After 100 Years, Are The Boy Scouts Still Relevant?

Scouting does so much more than teach boys how to tie knots. It sets a strong foundation for peace in the world.csmonitor.com/Commentary/Opinion/2010/0208/Boy-Scouts-a-century-of-promoting-virtue

After 100 Years, Are The Boy Scouts Still Relevant?

wired.com/geekdad/2010/02/boy-scouts-at-100-years

Just Friday, I was re-enlisted for my annual turn-folks-upside-down-and-shake-the-loose-change-free-a-thon…better known as the BSA fundraiser :smiley:

I’ve been doing this many years now, and slowly the contributions have been dwindling. Frankly, can’t blame 'em: there are lots of good after school/intramural/elective options for young men. But we’re giving money to a group that frequently has as many adult volunteers as young men participants :confused: Our parish’s troop will end this year, as a final young fellow earns his Eagle. There are no youngsters behind him.

I think it is a great organization that teaches good values. But, I think its waning popularity is a sign of the times. Co-ed events seem to be very popular. Our Parish HS and MS youth groups have grand attendance.

That won’t stop me from ringin’ everyone and asking for some dough, though :wink:

Not even the Boy Scounts can be relevant all by themselves.

Something has to be relevant TO something else.

So, just what do you think that Boy Scouts are, or should be, relevant to?

I was never a Scout, but if I recall correctly the movement actually started in Britain as a means of correcting the declining fostering of authentic manhood in boys. Manhood may have nothing to do with knots and tents, per se, but it sure has to do with setting noble goals, enduring sacrifice and hardship to achieve them and conducting oneself within a moral set of principles.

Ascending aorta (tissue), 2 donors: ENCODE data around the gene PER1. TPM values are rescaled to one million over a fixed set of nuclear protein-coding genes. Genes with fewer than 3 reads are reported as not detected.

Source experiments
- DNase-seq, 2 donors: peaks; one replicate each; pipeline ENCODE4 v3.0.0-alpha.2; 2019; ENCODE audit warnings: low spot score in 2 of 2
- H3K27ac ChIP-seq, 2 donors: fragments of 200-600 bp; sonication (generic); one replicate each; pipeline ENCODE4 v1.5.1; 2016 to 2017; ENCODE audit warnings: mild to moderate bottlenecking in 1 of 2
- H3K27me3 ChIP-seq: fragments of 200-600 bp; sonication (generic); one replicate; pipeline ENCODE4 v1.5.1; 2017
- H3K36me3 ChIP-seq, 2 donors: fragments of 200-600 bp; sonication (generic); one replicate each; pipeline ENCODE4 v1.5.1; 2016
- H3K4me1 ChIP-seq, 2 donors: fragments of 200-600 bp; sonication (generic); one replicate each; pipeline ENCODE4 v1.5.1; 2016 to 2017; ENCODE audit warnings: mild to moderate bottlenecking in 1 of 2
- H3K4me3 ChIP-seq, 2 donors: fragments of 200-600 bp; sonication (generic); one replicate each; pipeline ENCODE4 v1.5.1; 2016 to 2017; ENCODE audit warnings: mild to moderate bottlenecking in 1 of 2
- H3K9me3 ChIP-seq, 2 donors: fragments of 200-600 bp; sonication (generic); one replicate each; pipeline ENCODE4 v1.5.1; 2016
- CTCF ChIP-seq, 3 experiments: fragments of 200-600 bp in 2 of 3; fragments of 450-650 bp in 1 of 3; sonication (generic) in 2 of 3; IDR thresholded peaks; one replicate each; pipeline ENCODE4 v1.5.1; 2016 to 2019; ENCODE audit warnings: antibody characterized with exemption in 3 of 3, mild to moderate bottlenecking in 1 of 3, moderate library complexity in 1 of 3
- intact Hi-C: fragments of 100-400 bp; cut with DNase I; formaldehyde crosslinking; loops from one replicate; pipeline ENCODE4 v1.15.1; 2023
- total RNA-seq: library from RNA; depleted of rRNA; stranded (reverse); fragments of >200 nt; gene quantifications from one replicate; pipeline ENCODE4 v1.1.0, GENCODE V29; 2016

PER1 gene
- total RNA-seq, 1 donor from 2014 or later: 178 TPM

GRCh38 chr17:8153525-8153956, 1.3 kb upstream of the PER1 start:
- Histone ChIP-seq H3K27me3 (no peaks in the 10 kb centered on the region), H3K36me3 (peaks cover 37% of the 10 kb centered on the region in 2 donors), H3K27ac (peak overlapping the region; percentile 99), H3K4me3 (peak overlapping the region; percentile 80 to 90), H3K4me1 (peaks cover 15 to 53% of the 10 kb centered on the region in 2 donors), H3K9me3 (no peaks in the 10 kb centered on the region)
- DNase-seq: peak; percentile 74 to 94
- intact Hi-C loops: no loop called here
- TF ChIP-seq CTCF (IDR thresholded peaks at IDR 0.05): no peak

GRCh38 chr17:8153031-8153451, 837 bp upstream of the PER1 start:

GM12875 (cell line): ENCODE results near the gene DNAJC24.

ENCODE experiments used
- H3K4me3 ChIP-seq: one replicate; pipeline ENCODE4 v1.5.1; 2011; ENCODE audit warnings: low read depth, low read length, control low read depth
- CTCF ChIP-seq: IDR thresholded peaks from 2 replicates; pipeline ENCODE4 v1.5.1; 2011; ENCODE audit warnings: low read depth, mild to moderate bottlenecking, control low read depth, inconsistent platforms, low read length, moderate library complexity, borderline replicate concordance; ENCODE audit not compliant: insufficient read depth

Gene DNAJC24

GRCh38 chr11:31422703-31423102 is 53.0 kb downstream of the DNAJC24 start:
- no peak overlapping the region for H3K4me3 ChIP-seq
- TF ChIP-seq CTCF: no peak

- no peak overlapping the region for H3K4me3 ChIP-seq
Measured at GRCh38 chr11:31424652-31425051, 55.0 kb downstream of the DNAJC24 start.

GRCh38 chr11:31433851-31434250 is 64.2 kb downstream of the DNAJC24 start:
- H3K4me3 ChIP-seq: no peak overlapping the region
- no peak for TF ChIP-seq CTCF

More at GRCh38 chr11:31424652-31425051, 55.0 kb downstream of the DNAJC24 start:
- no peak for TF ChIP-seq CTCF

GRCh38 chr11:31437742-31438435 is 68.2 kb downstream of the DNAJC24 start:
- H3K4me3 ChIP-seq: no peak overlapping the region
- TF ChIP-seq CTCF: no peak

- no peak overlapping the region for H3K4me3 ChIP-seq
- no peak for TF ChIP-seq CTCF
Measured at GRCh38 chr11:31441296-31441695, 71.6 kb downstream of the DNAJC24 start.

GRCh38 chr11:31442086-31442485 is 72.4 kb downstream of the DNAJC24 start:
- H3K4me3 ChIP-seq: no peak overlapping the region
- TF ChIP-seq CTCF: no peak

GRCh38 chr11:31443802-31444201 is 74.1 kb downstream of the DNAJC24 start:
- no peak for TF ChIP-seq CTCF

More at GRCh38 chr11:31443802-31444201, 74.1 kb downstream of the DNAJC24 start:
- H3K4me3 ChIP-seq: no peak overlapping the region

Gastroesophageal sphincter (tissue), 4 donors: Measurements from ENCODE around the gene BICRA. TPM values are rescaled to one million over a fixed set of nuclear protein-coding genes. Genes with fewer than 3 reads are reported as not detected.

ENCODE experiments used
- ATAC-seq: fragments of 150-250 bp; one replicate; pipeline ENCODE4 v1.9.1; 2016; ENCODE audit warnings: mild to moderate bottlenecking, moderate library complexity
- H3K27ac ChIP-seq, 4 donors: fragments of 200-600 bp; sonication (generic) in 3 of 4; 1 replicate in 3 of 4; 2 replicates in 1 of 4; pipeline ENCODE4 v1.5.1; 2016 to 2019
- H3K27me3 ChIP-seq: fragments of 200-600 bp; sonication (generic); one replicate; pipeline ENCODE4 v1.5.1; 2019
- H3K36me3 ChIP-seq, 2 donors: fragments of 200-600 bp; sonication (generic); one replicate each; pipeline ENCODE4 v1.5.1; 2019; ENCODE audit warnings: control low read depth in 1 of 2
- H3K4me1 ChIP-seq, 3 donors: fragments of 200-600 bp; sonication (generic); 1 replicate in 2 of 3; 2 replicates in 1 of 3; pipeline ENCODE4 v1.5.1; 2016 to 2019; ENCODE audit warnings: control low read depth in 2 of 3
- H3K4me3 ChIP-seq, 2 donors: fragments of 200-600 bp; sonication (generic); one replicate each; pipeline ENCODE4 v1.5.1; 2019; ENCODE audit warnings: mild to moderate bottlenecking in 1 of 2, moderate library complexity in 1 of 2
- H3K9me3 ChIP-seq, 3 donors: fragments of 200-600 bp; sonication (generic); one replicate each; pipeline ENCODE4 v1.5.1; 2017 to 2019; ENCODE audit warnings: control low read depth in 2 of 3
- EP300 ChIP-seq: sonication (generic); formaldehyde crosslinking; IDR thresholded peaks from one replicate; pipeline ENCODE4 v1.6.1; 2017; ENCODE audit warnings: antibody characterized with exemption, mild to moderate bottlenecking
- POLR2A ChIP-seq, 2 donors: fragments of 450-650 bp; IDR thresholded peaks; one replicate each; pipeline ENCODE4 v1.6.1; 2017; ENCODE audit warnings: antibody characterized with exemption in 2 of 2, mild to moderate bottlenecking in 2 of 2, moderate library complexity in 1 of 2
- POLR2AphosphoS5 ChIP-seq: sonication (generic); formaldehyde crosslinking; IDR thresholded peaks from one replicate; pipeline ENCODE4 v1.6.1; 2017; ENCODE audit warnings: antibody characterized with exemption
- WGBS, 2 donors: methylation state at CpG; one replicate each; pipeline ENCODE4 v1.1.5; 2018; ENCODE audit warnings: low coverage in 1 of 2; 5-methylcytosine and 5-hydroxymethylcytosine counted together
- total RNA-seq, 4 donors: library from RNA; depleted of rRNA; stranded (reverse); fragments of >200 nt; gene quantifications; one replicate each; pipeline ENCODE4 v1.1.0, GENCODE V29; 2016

If that remains the mission then it is needed more today than ever. But when I was a kid, the typical boy scout meeting involved a bunch of boys doing whatever activity / craft the den mother of the week put together. In short, the dads out there might need this before they can give it to the kids!

Two of my friends are former Eagle Scouts, and I know both still are proud of the accomplishment, many years later. I chose sports obligations over scouting, but I definitely think it’s a worthwhile program, and if my sons want to do it some day, I’ll gladly support them any way I can.

There are people who think constant change is inevitable and good. It’s not. Consistency and stability early in life build a foundation to deal with the instabilities and problems later in life. The Boy Scouts are a great organization. They should continue since human beings are not going to change but each new generation needs to be taught and taught well.

Peace,
Ed

BSA's website is: www.scouting.org

I would say that being a Scout truly improved my leadership abilities, confidence, and skills, not to mention letting me go camping all the time :thumbsup:. Scouts get an A+ in my book for being a fun, good organization that does good things for communities and members.